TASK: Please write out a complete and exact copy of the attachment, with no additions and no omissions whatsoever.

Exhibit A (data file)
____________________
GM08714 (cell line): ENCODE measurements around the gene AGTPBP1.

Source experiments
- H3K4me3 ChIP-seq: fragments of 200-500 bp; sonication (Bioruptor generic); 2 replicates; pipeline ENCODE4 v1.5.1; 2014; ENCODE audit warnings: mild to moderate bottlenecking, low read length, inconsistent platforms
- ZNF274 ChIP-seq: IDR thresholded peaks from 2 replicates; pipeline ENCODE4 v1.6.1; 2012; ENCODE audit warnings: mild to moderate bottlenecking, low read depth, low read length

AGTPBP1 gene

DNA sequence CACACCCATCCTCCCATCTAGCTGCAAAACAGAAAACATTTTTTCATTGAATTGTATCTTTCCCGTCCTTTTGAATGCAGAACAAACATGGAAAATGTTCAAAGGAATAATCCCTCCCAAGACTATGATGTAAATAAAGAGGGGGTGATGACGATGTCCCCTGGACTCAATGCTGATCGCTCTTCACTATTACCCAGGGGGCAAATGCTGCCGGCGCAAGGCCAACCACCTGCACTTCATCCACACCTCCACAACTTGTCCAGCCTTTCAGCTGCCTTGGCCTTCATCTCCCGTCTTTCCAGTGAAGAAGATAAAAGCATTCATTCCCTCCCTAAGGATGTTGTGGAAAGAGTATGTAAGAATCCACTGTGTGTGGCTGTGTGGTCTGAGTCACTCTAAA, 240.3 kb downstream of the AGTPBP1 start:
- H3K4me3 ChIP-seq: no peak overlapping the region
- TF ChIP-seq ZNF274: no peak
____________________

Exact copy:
GM08714 (cell line): ENCODE measurements around the gene AGTPBP1.

Source experiments
- H3K4me3 ChIP-seq: fragments of 200-500 bp; sonication (Bioruptor generic); 2 replicates; pipeline ENCODE4 v1.5.1; 2014; ENCODE audit warnings: mild to moderate bottlenecking, low read length, inconsistent platforms
- ZNF274 ChIP-seq: IDR thresholded peaks from 2 replicates; pipeline ENCODE4 v1.6.1; 2012; ENCODE audit warnings: mild to moderate bottlenecking, low read depth, low read length

AGTPBP1 gene

DNA sequence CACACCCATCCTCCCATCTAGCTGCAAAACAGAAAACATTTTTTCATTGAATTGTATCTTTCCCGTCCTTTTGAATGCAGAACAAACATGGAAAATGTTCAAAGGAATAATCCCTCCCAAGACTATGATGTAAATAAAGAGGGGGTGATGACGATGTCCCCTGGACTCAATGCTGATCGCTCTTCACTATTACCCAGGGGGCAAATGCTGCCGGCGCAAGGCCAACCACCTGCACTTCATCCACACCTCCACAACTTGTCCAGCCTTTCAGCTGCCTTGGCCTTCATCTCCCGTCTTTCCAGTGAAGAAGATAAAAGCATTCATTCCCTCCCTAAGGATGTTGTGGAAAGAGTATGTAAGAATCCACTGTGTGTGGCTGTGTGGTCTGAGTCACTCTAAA, 240.3 kb downstream of the AGTPBP1 start:
- H3K4me3 ChIP-seq: no peak overlapping the region
- TF ChIP-seq ZNF274: no peak